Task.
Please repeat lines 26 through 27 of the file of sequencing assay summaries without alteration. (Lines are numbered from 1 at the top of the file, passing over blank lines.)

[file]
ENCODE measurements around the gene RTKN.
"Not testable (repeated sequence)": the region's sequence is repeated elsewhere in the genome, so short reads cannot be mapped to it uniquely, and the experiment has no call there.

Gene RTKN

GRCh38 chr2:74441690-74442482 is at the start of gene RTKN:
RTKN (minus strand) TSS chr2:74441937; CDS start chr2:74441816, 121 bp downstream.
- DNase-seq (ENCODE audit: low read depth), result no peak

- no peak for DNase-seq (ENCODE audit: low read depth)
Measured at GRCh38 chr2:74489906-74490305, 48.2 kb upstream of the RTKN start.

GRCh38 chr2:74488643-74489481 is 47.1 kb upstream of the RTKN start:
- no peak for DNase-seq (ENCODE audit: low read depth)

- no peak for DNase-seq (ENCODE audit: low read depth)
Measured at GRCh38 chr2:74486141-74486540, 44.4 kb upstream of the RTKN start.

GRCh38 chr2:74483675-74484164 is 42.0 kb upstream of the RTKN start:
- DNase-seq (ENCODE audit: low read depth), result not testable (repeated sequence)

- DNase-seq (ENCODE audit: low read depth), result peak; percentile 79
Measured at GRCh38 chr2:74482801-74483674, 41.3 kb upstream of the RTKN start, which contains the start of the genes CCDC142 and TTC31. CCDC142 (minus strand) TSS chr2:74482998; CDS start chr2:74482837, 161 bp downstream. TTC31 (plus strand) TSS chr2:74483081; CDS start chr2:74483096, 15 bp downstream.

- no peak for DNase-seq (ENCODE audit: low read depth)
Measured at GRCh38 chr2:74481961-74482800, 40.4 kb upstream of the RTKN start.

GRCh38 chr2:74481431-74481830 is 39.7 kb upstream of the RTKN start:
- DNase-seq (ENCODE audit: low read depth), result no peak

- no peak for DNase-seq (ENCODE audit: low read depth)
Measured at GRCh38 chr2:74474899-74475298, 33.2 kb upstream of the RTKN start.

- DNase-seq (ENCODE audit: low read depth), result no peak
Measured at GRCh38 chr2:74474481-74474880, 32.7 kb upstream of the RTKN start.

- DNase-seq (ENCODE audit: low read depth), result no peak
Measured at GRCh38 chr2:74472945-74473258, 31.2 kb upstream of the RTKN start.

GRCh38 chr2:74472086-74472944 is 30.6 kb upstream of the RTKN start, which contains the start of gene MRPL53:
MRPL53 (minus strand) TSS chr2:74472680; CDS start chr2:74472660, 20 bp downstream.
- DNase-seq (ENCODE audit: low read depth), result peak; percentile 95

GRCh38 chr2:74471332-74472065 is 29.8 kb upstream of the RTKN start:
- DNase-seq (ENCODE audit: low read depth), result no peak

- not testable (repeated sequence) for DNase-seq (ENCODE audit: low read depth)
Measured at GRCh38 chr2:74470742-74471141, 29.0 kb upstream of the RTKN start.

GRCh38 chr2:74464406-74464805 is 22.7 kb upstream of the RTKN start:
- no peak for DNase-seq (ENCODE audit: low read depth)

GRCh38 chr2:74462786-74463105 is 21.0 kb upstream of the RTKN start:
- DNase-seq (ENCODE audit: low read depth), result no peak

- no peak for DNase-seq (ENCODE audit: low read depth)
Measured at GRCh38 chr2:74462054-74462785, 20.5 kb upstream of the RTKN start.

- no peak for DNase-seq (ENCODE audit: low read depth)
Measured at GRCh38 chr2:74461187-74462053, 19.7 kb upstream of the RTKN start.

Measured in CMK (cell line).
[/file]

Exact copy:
Measured at GRCh38 chr2:74472945-74473258, 31.2 kb upstream of the RTKN start.

GRCh38 chr2:74472086-74472944 is 30.6 kb upstream of the RTKN start, which contains the start of gene MRPL53: